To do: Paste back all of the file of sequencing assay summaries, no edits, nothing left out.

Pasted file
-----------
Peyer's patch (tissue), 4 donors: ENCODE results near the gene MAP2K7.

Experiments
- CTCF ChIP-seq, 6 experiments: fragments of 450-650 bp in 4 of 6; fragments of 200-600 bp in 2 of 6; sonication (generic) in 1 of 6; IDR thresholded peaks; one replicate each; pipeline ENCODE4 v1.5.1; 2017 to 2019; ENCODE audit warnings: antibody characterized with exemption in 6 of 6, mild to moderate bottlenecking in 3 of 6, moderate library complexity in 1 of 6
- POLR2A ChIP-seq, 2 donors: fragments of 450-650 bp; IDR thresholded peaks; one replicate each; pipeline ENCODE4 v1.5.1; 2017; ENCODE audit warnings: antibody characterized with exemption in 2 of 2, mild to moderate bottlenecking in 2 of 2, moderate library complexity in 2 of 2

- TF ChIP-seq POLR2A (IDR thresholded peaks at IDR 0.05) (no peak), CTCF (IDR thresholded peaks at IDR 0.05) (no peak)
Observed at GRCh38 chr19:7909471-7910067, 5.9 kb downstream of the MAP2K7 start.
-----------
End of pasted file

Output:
Peyer's patch (tissue), 4 donors: ENCODE results near the gene MAP2K7.

Experiments
- CTCF ChIP-seq, 6 experiments: fragments of 450-650 bp in 4 of 6; fragments of 200-600 bp in 2 of 6; sonication (generic) in 1 of 6; IDR thresholded peaks; one replicate each; pipeline ENCODE4 v1.5.1; 2017 to 2019; ENCODE audit warnings: antibody characterized with exemption in 6 of 6, mild to moderate bottlenecking in 3 of 6, moderate library complexity in 1 of 6
- POLR2A ChIP-seq, 2 donors: fragments of 450-650 bp; IDR thresholded peaks; one replicate each; pipeline ENCODE4 v1.5.1; 2017; ENCODE audit warnings: antibody characterized with exemption in 2 of 2, mild to moderate bottlenecking in 2 of 2, moderate library complexity in 2 of 2

- TF ChIP-seq POLR2A (IDR thresholded peaks at IDR 0.05) (no peak), CTCF (IDR thresholded peaks at IDR 0.05) (no peak)
Observed at GRCh38 chr19:7909471-7910067, 5.9 kb downstream of the MAP2K7 start.